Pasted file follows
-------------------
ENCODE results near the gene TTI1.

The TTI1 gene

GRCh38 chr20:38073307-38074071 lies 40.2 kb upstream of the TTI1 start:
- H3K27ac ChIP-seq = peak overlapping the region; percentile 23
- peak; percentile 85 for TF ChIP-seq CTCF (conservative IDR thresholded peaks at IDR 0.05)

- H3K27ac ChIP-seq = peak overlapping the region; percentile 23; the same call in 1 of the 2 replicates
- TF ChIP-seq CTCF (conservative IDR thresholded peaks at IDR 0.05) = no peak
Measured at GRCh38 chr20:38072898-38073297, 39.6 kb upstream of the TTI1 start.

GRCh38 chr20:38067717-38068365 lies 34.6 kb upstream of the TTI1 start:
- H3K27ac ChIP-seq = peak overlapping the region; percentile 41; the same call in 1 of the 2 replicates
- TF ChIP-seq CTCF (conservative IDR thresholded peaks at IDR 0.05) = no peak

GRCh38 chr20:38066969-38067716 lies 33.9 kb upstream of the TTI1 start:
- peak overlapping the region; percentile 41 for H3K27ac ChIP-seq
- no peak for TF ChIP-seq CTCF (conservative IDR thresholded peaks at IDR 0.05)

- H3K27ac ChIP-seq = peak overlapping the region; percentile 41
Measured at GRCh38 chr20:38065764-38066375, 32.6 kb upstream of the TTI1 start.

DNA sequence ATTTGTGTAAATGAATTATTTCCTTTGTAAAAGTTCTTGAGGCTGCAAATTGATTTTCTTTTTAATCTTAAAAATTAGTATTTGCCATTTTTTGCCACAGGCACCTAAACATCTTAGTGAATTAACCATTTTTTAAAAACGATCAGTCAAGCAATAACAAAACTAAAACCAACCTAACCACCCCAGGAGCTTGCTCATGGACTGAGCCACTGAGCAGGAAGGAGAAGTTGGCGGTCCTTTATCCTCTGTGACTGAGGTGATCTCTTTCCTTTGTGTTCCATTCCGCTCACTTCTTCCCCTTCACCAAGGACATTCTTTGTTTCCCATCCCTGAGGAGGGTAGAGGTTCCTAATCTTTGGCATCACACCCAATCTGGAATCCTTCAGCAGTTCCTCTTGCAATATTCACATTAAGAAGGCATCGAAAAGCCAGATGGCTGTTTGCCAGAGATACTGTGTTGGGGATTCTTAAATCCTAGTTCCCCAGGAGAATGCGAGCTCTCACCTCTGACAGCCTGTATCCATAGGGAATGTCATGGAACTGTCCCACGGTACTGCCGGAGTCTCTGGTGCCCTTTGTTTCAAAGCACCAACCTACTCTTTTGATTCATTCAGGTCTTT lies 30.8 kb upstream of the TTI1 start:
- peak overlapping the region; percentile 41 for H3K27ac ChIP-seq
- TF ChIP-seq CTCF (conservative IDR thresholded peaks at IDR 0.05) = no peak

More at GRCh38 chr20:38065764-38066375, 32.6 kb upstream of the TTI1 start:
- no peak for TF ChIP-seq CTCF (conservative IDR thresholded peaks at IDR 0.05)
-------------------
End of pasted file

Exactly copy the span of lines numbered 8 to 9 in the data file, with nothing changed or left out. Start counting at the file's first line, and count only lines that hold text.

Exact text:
Measured at GRCh38 chr20:38072898-38073297, 39.6 kb upstream of the TTI1 start.

GRCh38 chr20:38067717-38068365 lies 34.6 kb upstream of the TTI1 start: